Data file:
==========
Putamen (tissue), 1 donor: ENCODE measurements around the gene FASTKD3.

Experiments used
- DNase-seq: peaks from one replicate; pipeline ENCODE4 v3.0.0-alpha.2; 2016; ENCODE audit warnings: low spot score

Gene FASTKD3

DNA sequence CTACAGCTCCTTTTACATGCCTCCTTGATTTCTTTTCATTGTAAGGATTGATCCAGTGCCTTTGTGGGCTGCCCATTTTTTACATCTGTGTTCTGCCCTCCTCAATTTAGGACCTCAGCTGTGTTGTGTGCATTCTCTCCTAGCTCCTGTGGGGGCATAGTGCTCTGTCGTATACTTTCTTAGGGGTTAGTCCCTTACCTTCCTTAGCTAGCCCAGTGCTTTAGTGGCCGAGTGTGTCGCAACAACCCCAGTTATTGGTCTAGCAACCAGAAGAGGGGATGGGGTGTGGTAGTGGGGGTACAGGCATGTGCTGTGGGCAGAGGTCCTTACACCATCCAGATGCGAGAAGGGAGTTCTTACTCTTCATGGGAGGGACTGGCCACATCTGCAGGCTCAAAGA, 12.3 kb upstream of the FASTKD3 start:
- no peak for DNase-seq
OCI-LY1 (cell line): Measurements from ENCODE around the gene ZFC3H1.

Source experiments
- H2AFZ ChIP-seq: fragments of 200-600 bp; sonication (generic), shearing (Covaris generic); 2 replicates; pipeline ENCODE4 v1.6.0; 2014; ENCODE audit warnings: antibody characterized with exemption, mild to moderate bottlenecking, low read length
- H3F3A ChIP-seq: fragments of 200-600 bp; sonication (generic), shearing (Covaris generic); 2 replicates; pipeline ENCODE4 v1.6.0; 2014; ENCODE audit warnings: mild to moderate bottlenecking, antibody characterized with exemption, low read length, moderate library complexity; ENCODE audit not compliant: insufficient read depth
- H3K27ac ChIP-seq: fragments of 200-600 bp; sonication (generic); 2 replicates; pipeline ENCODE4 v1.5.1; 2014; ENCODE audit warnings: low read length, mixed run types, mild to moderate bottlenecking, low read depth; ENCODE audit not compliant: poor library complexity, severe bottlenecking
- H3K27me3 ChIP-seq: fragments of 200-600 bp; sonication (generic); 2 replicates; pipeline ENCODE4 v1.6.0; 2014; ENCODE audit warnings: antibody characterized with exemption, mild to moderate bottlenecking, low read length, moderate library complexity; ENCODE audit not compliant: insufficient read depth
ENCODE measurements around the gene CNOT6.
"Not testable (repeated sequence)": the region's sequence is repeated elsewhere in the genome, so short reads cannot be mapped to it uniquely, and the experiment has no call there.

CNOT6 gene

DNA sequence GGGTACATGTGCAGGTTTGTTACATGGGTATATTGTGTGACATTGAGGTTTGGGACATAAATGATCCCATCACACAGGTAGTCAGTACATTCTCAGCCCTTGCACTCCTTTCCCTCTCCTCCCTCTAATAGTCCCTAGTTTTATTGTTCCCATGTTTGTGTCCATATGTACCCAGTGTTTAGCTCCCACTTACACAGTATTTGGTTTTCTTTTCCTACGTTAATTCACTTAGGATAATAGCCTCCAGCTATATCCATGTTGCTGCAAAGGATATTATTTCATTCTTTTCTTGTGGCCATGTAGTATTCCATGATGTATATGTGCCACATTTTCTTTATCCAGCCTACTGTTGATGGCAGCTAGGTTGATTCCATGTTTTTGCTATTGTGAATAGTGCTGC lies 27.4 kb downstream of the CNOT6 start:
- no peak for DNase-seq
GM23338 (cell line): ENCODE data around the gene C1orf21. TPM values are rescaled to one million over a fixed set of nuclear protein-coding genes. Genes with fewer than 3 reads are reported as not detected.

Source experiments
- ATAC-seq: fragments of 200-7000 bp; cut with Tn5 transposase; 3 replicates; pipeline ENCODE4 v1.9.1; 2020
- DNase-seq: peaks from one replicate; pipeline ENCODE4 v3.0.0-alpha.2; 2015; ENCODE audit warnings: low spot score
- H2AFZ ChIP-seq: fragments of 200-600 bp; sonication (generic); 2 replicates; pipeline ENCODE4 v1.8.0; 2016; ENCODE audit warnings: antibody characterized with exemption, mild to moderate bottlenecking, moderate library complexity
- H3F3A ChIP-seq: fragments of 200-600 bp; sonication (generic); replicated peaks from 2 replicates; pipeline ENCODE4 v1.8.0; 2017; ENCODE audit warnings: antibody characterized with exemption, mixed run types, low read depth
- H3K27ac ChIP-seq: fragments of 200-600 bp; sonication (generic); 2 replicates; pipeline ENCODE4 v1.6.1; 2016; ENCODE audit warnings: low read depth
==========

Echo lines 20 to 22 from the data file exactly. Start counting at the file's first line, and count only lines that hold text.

- ATAC-seq: fragments of 200-7000 bp; cut with Tn5 transposase; 3 replicates; pipeline ENCODE4 v1.9.1; 2020
- DNase-seq: peaks from one replicate; pipeline ENCODE4 v3.0.0-alpha.2; 2015; ENCODE audit warnings: low spot score
- H2AFZ ChIP-seq: fragments of 200-600 bp; sonication (generic); 2 replicates; pipeline ENCODE4 v1.8.0; 2016; ENCODE audit warnings: antibody characterized with exemption, mild to moderate bottlenecking, moderate library complexity